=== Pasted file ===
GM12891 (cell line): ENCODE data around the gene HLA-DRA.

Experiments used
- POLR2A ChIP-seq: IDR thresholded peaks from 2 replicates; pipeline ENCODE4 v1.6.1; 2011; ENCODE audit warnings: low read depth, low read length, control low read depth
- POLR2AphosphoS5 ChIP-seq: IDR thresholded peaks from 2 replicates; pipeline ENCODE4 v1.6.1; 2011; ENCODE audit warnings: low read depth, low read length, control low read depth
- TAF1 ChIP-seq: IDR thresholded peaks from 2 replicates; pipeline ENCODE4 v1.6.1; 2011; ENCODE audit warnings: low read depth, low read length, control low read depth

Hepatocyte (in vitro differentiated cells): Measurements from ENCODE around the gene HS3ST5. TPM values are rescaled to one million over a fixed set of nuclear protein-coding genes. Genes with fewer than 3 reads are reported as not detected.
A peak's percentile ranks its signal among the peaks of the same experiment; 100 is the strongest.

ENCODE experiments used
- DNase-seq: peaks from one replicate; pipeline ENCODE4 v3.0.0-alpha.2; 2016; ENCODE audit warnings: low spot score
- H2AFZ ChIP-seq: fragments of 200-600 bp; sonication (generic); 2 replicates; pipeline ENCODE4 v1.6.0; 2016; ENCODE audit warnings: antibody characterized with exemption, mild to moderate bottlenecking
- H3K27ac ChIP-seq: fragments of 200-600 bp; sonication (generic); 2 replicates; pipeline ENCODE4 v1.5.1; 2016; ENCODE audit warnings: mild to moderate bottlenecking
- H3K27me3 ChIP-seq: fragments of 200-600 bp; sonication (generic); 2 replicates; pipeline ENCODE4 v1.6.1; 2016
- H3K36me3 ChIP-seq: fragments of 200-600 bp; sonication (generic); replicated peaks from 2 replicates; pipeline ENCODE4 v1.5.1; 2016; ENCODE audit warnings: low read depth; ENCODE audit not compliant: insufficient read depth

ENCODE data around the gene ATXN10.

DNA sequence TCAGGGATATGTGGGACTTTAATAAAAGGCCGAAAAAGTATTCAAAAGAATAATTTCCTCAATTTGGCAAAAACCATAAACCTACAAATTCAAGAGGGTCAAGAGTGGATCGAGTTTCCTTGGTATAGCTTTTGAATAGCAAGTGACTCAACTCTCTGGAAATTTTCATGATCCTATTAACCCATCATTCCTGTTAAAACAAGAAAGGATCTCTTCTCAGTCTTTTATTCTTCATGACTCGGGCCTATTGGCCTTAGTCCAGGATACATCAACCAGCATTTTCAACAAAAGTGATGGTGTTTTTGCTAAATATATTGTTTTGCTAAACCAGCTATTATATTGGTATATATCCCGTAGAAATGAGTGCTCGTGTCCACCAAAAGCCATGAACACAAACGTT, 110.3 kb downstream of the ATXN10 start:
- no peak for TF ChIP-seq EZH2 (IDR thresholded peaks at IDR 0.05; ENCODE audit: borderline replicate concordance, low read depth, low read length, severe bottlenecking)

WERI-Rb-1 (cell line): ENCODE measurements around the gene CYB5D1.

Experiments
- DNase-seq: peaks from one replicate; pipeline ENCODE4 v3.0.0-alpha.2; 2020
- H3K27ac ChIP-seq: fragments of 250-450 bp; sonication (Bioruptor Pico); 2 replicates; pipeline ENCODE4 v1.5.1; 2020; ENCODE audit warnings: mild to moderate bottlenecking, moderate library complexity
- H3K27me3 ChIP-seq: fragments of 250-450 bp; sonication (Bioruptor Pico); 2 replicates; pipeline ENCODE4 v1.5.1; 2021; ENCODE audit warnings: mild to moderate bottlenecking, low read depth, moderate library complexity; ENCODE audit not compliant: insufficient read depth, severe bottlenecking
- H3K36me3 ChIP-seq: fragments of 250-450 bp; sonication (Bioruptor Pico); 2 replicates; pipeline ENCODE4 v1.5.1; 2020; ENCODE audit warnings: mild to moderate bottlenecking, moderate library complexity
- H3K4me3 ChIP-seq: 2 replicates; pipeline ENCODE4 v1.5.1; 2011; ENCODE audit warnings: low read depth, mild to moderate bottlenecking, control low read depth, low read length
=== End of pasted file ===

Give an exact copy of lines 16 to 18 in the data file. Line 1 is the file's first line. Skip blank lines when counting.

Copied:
- no peak for TF ChIP-seq EZH2 (IDR thresholded peaks at IDR 0.05; ENCODE audit: borderline replicate concordance, low read depth, low read length, severe bottlenecking)

WERI-Rb-1 (cell line): ENCODE measurements around the gene CYB5D1.

Experiments